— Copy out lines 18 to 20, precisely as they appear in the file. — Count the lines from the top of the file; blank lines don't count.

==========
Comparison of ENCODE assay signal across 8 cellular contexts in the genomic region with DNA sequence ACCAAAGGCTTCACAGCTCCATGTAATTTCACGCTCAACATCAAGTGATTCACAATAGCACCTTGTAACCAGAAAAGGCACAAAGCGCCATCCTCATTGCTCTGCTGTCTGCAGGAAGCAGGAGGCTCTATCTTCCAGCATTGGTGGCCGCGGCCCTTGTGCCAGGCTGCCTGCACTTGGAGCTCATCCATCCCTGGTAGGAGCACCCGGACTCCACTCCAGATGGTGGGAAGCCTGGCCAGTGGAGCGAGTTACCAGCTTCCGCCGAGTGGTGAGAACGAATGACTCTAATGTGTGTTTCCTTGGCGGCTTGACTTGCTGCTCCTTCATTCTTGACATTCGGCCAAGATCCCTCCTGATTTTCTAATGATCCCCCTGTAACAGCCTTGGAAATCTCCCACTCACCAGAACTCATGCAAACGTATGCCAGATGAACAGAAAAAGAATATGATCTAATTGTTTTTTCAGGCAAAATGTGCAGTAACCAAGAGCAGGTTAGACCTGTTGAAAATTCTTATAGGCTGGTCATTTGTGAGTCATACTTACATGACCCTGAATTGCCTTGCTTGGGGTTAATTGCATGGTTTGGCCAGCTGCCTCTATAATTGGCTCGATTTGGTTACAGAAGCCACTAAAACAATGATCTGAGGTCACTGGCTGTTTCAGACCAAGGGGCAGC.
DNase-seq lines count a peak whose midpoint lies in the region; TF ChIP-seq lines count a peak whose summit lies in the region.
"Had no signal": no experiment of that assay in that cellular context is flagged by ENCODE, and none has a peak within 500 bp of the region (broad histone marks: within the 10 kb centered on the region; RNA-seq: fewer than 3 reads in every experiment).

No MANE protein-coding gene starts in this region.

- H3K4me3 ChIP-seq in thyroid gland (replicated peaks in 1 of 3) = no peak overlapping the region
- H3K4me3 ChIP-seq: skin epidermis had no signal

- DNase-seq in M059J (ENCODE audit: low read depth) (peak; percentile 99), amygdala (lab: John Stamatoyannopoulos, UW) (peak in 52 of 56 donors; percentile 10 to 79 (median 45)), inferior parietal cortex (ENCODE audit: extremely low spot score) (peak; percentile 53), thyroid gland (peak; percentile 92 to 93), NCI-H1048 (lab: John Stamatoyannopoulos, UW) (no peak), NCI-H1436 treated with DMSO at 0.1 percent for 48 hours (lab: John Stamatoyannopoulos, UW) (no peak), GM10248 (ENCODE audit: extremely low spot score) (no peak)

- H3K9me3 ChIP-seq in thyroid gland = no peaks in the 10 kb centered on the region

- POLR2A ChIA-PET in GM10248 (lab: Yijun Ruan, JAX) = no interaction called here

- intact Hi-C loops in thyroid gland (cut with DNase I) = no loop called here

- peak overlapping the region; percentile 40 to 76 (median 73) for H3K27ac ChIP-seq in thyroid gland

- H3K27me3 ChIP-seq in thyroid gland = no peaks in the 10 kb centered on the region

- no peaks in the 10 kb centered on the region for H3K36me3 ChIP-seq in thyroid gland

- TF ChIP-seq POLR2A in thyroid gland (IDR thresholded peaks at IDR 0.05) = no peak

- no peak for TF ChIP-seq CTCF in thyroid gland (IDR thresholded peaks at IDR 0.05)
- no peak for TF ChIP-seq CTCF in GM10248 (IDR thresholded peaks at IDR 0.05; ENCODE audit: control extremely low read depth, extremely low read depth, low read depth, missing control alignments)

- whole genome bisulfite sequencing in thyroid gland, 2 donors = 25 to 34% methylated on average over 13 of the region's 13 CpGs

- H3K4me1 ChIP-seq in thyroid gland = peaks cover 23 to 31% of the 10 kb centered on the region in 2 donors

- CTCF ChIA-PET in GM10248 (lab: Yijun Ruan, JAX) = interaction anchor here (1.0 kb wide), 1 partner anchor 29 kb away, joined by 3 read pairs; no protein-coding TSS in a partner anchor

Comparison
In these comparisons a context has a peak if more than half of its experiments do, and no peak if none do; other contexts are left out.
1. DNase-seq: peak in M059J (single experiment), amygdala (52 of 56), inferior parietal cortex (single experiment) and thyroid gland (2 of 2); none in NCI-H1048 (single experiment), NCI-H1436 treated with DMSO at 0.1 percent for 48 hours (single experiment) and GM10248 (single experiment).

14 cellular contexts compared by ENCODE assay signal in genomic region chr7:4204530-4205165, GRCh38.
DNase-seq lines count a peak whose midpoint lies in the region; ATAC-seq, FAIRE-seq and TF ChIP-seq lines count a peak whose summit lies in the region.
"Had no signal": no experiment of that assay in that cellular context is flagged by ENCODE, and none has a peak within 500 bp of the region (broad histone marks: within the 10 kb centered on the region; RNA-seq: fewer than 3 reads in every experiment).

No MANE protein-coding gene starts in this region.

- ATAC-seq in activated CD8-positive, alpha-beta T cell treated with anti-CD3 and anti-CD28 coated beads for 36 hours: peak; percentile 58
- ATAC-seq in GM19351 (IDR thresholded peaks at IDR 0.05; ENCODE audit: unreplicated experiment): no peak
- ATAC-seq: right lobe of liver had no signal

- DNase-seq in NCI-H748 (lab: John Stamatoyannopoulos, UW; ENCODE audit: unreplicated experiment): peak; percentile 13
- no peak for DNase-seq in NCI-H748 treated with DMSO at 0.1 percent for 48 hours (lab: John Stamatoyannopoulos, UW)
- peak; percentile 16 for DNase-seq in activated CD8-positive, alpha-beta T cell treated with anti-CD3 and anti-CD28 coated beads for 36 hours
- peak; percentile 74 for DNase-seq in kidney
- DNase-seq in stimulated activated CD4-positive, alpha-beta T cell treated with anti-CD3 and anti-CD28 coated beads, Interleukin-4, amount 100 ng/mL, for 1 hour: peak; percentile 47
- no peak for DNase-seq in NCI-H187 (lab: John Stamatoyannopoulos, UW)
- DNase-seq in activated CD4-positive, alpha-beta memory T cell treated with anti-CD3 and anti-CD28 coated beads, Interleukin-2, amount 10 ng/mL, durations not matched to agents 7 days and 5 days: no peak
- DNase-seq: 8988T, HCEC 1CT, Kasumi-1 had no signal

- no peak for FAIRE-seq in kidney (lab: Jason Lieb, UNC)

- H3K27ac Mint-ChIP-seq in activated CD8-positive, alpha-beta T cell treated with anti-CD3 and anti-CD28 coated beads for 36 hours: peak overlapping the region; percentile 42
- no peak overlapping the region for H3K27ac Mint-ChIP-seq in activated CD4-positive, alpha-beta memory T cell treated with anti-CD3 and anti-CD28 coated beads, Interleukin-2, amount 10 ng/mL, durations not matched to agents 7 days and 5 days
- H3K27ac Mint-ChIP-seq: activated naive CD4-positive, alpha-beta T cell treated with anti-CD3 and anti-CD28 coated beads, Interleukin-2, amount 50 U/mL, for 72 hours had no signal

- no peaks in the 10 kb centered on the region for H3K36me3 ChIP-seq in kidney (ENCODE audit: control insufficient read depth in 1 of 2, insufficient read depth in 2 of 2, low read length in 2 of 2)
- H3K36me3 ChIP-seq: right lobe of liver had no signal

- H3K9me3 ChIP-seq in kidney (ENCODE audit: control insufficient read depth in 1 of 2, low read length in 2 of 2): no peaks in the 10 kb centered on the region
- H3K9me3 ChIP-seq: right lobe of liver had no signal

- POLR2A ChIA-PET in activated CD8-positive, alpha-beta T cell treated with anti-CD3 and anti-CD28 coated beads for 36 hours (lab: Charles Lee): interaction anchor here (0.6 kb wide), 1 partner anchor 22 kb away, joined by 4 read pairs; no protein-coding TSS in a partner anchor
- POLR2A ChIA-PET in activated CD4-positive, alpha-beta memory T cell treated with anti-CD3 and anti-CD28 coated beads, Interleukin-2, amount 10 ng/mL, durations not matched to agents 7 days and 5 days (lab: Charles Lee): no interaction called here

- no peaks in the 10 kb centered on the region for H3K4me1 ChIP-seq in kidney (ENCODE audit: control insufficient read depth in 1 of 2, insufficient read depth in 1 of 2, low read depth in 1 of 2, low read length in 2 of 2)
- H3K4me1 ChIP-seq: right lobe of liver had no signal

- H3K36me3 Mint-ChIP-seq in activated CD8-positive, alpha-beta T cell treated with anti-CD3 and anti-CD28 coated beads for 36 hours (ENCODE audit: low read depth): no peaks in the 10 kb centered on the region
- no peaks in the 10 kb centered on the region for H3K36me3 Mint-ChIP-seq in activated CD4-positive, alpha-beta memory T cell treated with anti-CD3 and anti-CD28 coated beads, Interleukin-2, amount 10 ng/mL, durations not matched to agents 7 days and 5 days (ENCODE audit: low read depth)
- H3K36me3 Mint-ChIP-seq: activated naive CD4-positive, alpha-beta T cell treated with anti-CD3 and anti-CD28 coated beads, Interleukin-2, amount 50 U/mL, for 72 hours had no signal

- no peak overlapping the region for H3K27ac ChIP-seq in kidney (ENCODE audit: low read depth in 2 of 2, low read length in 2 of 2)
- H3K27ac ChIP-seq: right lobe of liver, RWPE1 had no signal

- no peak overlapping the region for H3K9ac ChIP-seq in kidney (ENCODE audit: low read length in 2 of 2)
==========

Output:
- H3K4me1 ChIP-seq in thyroid gland = peaks cover 23 to 31% of the 10 kb centered on the region in 2 donors

- CTCF ChIA-PET in GM10248 (lab: Yijun Ruan, JAX) = interaction anchor here (1.0 kb wide), 1 partner anchor 29 kb away, joined by 3 read pairs; no protein-coding TSS in a partner anchor

Comparison